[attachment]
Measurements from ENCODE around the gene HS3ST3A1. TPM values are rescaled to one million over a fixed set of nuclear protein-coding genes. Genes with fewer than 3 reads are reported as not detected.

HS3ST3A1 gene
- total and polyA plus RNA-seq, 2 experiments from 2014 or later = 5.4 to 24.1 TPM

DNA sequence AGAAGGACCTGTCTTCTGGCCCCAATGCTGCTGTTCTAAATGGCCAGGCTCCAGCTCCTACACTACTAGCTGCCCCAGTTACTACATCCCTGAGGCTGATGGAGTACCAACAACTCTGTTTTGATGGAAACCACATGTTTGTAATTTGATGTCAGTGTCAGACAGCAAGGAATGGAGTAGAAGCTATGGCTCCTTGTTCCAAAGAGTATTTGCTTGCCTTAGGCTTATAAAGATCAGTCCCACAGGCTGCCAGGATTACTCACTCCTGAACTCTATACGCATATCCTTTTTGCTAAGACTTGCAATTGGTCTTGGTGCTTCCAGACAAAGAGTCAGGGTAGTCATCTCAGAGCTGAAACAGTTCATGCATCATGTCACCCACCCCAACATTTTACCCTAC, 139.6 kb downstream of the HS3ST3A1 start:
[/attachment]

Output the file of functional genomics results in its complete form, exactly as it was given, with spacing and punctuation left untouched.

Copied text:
Measurements from ENCODE around the gene HS3ST3A1. TPM values are rescaled to one million over a fixed set of nuclear protein-coding genes. Genes with fewer than 3 reads are reported as not detected.

HS3ST3A1 gene
- total and polyA plus RNA-seq, 2 experiments from 2014 or later = 5.4 to 24.1 TPM

DNA sequence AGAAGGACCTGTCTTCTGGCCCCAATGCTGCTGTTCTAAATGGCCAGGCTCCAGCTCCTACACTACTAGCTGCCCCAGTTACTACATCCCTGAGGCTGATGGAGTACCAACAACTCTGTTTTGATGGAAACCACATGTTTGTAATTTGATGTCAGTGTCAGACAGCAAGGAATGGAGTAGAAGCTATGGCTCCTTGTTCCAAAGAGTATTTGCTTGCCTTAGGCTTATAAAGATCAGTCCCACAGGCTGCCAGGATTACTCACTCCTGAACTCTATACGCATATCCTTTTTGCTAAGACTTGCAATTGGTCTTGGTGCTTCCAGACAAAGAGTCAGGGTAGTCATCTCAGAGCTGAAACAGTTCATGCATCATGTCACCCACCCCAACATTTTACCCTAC, 139.6 kb downstream of the HS3ST3A1 start: